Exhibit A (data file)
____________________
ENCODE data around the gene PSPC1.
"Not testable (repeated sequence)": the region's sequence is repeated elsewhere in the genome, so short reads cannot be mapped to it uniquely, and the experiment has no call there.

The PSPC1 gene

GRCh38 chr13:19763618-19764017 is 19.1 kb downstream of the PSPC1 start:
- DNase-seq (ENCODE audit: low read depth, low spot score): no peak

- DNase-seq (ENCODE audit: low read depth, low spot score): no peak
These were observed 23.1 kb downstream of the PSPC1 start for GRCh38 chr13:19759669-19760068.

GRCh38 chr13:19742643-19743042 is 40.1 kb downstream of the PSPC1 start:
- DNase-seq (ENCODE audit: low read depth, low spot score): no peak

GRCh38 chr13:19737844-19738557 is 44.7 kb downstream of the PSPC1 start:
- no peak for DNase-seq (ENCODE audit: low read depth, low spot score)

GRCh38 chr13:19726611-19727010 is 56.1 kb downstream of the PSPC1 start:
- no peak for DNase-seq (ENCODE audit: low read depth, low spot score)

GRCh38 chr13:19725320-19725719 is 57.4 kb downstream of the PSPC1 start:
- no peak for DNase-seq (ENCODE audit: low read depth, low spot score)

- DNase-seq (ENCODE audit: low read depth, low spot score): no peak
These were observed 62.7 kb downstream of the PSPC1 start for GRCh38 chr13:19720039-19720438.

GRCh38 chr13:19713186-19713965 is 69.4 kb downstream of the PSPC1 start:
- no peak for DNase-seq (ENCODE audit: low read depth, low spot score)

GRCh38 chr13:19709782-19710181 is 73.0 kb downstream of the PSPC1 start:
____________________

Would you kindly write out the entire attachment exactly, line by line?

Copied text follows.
ENCODE data around the gene PSPC1.
"Not testable (repeated sequence)": the region's sequence is repeated elsewhere in the genome, so short reads cannot be mapped to it uniquely, and the experiment has no call there.

The PSPC1 gene

GRCh38 chr13:19763618-19764017 is 19.1 kb downstream of the PSPC1 start:
- DNase-seq (ENCODE audit: low read depth, low spot score): no peak

- DNase-seq (ENCODE audit: low read depth, low spot score): no peak
These were observed 23.1 kb downstream of the PSPC1 start for GRCh38 chr13:19759669-19760068.

GRCh38 chr13:19742643-19743042 is 40.1 kb downstream of the PSPC1 start:
- DNase-seq (ENCODE audit: low read depth, low spot score): no peak

GRCh38 chr13:19737844-19738557 is 44.7 kb downstream of the PSPC1 start:
- no peak for DNase-seq (ENCODE audit: low read depth, low spot score)

GRCh38 chr13:19726611-19727010 is 56.1 kb downstream of the PSPC1 start:
- no peak for DNase-seq (ENCODE audit: low read depth, low spot score)

GRCh38 chr13:19725320-19725719 is 57.4 kb downstream of the PSPC1 start:
- no peak for DNase-seq (ENCODE audit: low read depth, low spot score)

- DNase-seq (ENCODE audit: low read depth, low spot score): no peak
These were observed 62.7 kb downstream of the PSPC1 start for GRCh38 chr13:19720039-19720438.

GRCh38 chr13:19713186-19713965 is 69.4 kb downstream of the PSPC1 start:
- no peak for DNase-seq (ENCODE audit: low read depth, low spot score)

GRCh38 chr13:19709782-19710181 is 73.0 kb downstream of the PSPC1 start: